Jimmy Buffett once sang "We all got 'em, we all want 'em. What do we do with 'em?" Although he was talking about relationships, the same could be said about goals.
Many people have goals, and many people want goals. The problem with goals, particularly the most meaningful ones, is that they get deferred and then simply fade away.
Athletes love their goals. Many marathoners chase the elusive "BQ," or Boston-qualifying time. For others, the goal is to run a marathon in each of the 50 states, thus joining the 50 States Marathon Club. Many mountaineers want to become a "fourteener," or one who climbs each of the 96 mountain peaks in the United States with an elevation of at least 14,000 feet.
Goal achievement comes later in life for some. Look no further than King Charles III, newly crowned this month as the head of Britain’s constitutional monarchy at the age of 73. For my mom, she achieved one of her goals when she was 78 years old.
After marrying young in life, my mom raised three kids, maintained the household and worked at a bank part-time. My father always thought that she had sacrificed her education to do what she did, and often encouraged her to go back to school.
Life interfered, and the goal was deferred. But it did not simply fade away. After my dad passed away, my mother enrolled in a local community college and pursued her degree in earnest. It was an elongated but methodical process, one captivating to watch.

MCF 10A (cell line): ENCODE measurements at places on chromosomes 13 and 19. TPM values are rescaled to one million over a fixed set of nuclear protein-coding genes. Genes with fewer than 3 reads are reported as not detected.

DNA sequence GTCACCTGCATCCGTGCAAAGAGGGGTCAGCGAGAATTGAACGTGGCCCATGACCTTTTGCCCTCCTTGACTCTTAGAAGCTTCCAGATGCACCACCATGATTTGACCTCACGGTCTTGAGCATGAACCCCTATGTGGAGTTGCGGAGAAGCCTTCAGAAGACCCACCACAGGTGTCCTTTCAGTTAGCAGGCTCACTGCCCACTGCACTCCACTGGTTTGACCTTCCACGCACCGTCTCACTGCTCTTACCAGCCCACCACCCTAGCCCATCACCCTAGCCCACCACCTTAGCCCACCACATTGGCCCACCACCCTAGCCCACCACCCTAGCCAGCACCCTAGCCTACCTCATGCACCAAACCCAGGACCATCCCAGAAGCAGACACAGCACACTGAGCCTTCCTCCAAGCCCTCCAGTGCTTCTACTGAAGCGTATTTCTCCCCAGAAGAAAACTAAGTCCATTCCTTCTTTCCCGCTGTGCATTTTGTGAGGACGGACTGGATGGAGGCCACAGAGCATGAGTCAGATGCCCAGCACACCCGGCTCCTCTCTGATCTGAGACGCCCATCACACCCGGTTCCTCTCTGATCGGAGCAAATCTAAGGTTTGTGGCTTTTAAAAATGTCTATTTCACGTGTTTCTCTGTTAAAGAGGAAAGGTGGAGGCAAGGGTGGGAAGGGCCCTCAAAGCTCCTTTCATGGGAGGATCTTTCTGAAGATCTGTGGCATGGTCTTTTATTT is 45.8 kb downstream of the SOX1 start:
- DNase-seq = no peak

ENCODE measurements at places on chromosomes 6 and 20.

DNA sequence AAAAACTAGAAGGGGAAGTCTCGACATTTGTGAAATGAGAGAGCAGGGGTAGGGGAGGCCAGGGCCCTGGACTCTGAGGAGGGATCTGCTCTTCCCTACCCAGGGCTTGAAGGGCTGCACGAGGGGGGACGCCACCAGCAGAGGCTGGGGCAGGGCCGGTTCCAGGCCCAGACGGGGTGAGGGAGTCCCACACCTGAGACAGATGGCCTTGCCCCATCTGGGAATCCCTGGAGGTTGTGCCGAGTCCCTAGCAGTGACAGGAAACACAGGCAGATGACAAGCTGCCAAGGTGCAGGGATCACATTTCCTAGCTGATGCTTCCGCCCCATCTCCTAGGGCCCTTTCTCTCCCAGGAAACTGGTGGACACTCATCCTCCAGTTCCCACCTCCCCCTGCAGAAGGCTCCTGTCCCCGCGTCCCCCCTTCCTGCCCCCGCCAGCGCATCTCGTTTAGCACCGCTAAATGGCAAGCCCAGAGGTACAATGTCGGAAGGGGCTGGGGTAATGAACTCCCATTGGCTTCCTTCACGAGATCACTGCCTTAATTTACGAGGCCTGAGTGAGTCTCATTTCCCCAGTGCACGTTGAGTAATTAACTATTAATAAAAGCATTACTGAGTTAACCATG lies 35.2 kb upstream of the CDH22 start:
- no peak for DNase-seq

Friends and family alike offered ideas, support and encouragement, and acted as a collective sounding board, editorial board, coach and cheerleading squad. The journey ripened into a true family affair, all marveling at the effort and devotion put forth to earn her degree.
My mother had once given me a small piece of marble engraved with the message "Achievement Begins With Belief." She was living this inscription.
By the Fall of 2013, my mother had earned enough credits to graduate, but she was diagnosed with cancer. It progressed to the point where my sister knew that our mom would not make her 2014 graduation. Miraculously, my sister engineered a ceremony in the hospital room, with the college's President and Dean of Academic Affairs conferring the degree upon our mother. They even played "Pomp and Circumstance" when they entered the room in full academic dress.
After our families gathered together the Dean, addressing mom’s four grandchildren, said she "wanted to be an example for you and to show you that with hard work you can achieve anything you want in life. And at that point I fell in love with your grandmother. So this is all for you. I just wanted you to know."
My mom, in response, said earning her degree "made a difference in my life." She died three days later. Today, all her grandchildren are following the example set by their grandmother.
My mother had a goal and wanted to earn her college degree. So she went out and accomplished it, despite her age. Going after that goal became a family affair, something we could enjoy with her and from which we could draw meaning.
You can make a difference in your life by chasing, not deferring, your goals, and that pursuit need not siphon time away from your family. If you believe it, you can achieve it. Like my mom.
It's never too late.
Carl Ficks helps busy professionals and their teams get back in the fitness game to reduce stress and increase productivity. He practiced law in New Britain for many years and is a proud member of the Generale Ameglio Society. He has run and cycled thousands of miles and competed in dozens of races, so when you're ready to get back in the game, email him at email@example.com.